Expert’s revolutionary performance management strategy is a boon for business owners, department heads, and HR managers.
If you want to be the best and grow your business, you must not only hire and reward the best but also develop or eliminate the rest. It’s that simple. So you may be surprised to learn that traditional “tried and tested” performance management methods are failing. One of the biggest offenders is the ubiquitous and poorly advertised performance review.
Business leaders and HR professionals have developed the doctrine that an annual review or review is sufficient to document employee performance. According to Hewertson, who has just published his long-awaited second book, Hire Right, Fire Right: A Leader to Find and Keep His Best People, the problem with this logic is that it is short-sighted and often inaccurate. “There are times when managers need to fire someone but find that nothing in that person’s personnel file points to a problem, and often the opposite is true,” he says. “It’s a chronic problem when supervisors don’t like (or don’t know how) to provide constructive feedback when needed throughout the year, rather than at an annual ceremonial event. That’s what complaints, arbitrations, and lawsuits are all about.” And often, these are disputes that are lost by management for good reason. An annual performance review or review is not a panacea, it is more like ‘using a broken crutch instead of a broken leg’.
Studies are emerging that further confirm these deficiencies in performance appraisal. A recent National Library of Medicine/US National Institutes of Health study published in 2020 provides evidence that “discussions about performance feedback can have counterproductive effects, allowing recipients to augment self-service attributions from past performance” with no additional effects intentional, including “less acceptance of feedback” and “less motivation to change”.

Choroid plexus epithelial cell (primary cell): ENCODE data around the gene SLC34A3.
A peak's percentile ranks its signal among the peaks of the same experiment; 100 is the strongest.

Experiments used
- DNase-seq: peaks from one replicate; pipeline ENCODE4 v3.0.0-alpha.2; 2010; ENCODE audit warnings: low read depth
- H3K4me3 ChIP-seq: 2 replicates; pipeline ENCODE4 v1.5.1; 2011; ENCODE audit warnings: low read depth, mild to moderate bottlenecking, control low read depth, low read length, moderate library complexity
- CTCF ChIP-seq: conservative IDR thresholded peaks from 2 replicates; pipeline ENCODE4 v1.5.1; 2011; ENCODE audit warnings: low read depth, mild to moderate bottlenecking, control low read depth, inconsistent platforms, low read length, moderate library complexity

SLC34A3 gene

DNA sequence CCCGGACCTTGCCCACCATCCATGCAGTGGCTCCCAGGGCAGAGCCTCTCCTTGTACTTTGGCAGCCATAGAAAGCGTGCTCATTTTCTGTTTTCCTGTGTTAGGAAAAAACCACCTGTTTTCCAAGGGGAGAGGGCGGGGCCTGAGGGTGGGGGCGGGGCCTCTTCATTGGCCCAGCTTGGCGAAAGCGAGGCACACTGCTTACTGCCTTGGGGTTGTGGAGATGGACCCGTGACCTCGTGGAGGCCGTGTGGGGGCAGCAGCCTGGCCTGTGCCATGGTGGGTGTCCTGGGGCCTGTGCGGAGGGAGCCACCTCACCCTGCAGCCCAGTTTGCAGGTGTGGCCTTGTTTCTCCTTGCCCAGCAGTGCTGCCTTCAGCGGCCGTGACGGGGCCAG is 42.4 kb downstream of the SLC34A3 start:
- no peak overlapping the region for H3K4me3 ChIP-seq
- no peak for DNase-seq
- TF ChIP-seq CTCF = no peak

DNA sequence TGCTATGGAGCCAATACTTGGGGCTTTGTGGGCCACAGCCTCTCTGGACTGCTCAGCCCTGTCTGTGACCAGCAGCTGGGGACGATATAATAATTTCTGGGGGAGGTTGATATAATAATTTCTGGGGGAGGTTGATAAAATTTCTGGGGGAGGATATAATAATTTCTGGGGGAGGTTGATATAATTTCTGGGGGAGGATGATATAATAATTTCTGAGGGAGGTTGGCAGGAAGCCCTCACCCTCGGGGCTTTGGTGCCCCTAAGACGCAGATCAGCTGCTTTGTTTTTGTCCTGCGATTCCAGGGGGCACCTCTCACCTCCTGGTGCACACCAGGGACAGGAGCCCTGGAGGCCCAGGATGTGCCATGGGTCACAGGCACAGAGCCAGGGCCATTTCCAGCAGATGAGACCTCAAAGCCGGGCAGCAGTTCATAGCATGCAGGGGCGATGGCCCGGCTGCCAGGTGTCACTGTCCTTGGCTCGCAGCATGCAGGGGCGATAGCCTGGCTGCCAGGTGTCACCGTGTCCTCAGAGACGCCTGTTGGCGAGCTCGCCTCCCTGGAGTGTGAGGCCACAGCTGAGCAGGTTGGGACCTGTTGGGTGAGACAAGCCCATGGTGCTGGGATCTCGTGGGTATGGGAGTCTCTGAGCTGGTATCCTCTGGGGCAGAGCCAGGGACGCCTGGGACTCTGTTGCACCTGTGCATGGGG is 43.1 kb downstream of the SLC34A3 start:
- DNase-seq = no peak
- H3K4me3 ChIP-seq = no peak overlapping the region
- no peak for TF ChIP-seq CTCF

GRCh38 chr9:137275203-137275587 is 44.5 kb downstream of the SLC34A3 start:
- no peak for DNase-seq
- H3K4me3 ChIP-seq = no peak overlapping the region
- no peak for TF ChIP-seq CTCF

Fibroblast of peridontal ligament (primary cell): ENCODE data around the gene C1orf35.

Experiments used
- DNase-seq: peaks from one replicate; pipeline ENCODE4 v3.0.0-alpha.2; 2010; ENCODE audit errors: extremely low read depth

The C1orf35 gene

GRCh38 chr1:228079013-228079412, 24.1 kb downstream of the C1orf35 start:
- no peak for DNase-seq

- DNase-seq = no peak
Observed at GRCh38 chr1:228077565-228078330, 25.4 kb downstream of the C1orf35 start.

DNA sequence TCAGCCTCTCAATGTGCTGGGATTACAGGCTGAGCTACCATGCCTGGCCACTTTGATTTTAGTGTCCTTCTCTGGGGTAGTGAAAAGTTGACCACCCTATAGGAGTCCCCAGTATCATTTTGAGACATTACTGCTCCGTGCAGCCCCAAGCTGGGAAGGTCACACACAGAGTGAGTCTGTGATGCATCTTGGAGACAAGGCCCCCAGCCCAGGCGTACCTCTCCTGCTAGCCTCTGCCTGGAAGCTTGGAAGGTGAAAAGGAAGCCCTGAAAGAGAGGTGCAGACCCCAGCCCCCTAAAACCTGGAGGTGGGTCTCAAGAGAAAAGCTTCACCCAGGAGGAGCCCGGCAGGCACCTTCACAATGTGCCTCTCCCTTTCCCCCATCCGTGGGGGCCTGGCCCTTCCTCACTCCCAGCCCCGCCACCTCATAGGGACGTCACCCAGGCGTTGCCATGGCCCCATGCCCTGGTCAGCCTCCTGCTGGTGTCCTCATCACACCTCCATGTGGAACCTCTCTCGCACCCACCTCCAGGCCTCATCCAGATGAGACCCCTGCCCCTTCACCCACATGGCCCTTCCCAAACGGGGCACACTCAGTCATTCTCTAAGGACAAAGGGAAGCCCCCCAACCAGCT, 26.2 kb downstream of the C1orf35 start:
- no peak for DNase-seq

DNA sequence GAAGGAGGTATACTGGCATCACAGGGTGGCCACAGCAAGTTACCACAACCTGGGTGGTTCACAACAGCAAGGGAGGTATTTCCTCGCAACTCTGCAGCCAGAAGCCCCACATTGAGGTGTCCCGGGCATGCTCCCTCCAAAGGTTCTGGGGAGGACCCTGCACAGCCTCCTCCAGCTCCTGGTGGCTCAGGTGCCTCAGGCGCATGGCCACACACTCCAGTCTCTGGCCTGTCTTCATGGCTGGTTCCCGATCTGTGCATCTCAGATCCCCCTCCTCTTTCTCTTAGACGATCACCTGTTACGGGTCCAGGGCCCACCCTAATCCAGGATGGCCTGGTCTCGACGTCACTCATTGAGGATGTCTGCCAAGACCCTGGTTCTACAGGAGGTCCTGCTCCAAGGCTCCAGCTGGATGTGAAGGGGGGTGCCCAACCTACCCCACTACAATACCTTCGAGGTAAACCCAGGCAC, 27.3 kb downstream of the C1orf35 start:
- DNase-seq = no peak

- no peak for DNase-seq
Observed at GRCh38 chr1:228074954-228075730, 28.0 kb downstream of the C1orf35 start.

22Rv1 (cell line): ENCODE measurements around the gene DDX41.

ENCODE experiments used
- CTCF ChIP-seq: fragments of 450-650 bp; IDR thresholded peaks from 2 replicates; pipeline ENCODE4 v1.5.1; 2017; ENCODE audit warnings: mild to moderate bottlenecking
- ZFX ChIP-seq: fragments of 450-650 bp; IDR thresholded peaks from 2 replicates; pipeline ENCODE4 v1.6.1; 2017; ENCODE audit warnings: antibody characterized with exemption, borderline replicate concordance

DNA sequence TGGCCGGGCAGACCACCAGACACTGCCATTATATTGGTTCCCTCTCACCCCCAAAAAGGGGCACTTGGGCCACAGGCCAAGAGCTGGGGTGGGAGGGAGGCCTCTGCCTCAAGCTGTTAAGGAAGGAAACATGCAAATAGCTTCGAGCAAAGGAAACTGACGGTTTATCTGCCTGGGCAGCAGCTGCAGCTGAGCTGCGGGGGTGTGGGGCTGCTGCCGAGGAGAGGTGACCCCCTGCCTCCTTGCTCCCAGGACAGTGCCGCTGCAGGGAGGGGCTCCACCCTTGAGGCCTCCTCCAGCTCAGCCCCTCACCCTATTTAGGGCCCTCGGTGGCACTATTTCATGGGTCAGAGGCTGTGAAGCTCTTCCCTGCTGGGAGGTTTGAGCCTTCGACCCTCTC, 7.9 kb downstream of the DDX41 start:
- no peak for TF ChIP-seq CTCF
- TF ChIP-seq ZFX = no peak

Companies need something much more effective because the “old way” won’t help them retain their best talent, exploit their greatest potential, or correct underperformance. Ultimately, annual performance reviews are a waste of management time and organizational money, exacerbating missed opportunities. And “almost everyone hates to give and take,” says Hewertson.
There is a better way.
Hewertson argues that companies completely replace formal performance appraisals with a personal dialogue (PD) process. A PD is not a traditional performance review. As Hewer son explains, it’s a very powerful and strategic conversation between a supervisor and an employee that happens at least once a year and is followed by rumors that happen at least quarterly, sometimes even more often.
“It is important to establish a protocol and a methodology that managers and employees understand and must follow,” he says. “Instead of dreading the ‘annual review’ meeting, a PD is a two-way conversation that both parties can wait for. It’s what builds the relationship and trust, rather than diminishing it. The PD tries to be positive about it both sides to wrap.” add real value. ”
Prepping for a Productive Personal Dialogue
Hewertson recommends going through two full annual cycles to normalize the process within your organization’s culture. “You’ll likely find that both staff and supervisors can initially resist change, but they’ll be looking forward to these powerful conversations,” he notes. “This is due in part to the greater trust and synergy these conversations generate between manager and employee and the measurable positive business results. The Personal Dialogue process can become a solid foundation for dynamic cultural change. ”
Interestingly, the Hewertson PD process can be used with any employee, whether independent or not, non-exempt or non-exempt, front-line personnel, executives, or senior personnel. The text can be adapted to the nature of each employee’s role, but the intent of each question must be preserved. “Although some employees are completely satisfied with their status quo, they still have hopes, goals, opinions, and things that are important to them in their particular workplace that need to be heard,” says Hewertson. “You never know what’s important to your employees or what key insights will emerge unless you have a meaningful conversation and ask the right questions.”
While the PD process requires more planning, time, and thought, it has the benefits of increasing employee engagement, building trust, and generating positive versus negative ROI for any organization.